It's been seven years since Sir John Chilcot's inquiry into the Iraq War was announced - and how things have changed.
Chilcot once optimistically predicted his report would be published by late 2010 but it was not to be. It will, however, finally arrive on 6 July.
But can you actually remember what life was like then?
The likes of Michael Jackson, David Bowie, Cilla Black, Whitney Houston Margaret Thatcher, Nelson Mandela, Steve Jobs and Amy Winehouse were all with us.
We had yet to hold the Olympics, had no idea horse meat would turn up in so much of our food, and were blissfully ignorant of our impending Brexit.
Some of the things and people we now know so well didn't even exist when the inquiry was announced in July 2009: Breaking Bad, Prince George, Princess Charlotte or Snapchat.
Try and cast your mind back to the dim and distant past that was 2009 - here are some of the other things you were missing out on...
- The ShardDominic Lipinski/PA Wire
- PeopleImages via Getty Images
- The portmanteau 'Brexit'Dominic Lipinski/PA Wire
- The Harry Potter and the Deathly Hallows filmsJoel Ryan/AP
- The plastic bag charge in the UKKirsty Wigglesworth/AP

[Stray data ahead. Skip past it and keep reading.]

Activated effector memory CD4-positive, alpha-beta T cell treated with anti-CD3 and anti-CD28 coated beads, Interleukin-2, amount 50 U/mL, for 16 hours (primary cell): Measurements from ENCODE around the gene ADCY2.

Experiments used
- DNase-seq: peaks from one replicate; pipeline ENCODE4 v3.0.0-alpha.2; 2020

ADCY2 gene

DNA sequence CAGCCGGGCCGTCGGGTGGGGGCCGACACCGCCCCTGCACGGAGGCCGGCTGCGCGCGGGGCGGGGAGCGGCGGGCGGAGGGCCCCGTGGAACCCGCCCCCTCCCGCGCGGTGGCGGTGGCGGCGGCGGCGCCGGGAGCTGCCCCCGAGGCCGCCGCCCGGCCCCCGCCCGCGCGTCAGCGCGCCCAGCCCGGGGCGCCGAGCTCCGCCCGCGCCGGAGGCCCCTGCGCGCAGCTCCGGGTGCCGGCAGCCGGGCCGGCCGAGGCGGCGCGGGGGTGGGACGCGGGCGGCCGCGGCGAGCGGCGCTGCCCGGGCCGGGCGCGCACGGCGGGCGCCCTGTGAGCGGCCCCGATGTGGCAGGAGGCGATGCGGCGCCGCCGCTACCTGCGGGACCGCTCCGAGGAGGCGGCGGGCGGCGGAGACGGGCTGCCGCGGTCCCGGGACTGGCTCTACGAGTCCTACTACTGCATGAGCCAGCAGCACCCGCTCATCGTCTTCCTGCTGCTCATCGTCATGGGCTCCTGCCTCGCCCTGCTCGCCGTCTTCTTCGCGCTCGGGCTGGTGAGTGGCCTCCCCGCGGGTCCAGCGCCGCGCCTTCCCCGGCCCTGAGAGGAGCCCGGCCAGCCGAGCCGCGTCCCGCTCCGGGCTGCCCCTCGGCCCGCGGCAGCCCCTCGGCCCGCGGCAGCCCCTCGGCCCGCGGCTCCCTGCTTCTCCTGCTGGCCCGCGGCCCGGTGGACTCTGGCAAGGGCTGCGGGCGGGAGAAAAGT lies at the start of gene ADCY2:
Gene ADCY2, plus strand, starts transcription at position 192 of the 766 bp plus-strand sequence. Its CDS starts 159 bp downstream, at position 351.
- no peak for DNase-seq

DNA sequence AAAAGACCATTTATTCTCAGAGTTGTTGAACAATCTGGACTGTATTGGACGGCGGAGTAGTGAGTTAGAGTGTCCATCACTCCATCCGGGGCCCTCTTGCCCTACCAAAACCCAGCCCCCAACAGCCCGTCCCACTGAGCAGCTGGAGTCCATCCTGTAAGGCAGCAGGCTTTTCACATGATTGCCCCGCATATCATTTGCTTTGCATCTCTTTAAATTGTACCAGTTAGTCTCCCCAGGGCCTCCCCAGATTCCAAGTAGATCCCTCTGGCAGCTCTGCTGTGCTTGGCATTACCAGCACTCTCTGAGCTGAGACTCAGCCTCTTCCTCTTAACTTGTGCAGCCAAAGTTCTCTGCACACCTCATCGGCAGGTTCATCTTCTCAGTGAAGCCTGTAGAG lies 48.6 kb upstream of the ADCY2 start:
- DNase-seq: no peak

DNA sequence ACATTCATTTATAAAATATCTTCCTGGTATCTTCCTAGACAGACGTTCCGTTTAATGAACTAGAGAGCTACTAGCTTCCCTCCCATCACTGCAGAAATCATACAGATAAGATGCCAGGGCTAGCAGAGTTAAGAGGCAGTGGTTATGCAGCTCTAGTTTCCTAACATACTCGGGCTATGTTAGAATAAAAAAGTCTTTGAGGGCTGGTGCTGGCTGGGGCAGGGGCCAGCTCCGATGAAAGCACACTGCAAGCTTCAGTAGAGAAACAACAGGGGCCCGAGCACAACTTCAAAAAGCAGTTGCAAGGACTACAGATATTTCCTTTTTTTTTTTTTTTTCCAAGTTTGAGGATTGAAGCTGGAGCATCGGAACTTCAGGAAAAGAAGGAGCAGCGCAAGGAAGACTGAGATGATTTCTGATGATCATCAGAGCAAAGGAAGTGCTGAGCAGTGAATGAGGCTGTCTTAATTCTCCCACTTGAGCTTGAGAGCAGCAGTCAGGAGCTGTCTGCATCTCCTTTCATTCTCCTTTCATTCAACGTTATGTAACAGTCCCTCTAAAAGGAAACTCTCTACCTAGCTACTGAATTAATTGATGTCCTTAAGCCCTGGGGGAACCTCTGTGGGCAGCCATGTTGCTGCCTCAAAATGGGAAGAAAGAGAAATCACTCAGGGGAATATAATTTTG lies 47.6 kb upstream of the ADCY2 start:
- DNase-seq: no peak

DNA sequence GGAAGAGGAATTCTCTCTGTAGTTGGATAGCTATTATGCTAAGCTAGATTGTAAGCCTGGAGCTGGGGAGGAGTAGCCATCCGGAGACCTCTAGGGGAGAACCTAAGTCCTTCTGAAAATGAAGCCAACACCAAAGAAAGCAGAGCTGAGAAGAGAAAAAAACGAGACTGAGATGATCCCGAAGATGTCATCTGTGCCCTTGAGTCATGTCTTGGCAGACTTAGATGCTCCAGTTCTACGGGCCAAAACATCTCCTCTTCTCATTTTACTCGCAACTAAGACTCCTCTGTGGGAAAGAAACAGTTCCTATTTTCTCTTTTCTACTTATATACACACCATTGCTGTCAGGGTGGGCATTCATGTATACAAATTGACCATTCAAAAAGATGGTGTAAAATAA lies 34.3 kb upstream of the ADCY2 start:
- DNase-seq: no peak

- Tuition fees capped at £3,290 a yearCARL COURT via Getty Images
- Gay marriageLEON NEAL via Getty Images
- Kim-YeJason Merritt via Getty Images
- Serial podcastBoston Globe via Getty Images
- i NewspaperAnthony Devlin/PA Wire
The process of Maxwellisation, which means anyone criticised in the Chilcot Inquiry has the right to respond before it is published, has been cited as the main reason for the delays.
Tony Blair has strenuously denied he has held up publication by taking too long to respond to criticisms of him in the report.
A separate inquiry into the Maxwellisation process has been launched in a bid to explain the delays.
Publication was also held up by wrangling over the release of confidential messages between Blair and former US president George Bush.
The total expenditure since 2009 on the inquiry is £10,375,000 and anyone (apart from the family of soldiers killed in the war) hoping to get their hands on the report will have to fork out £787.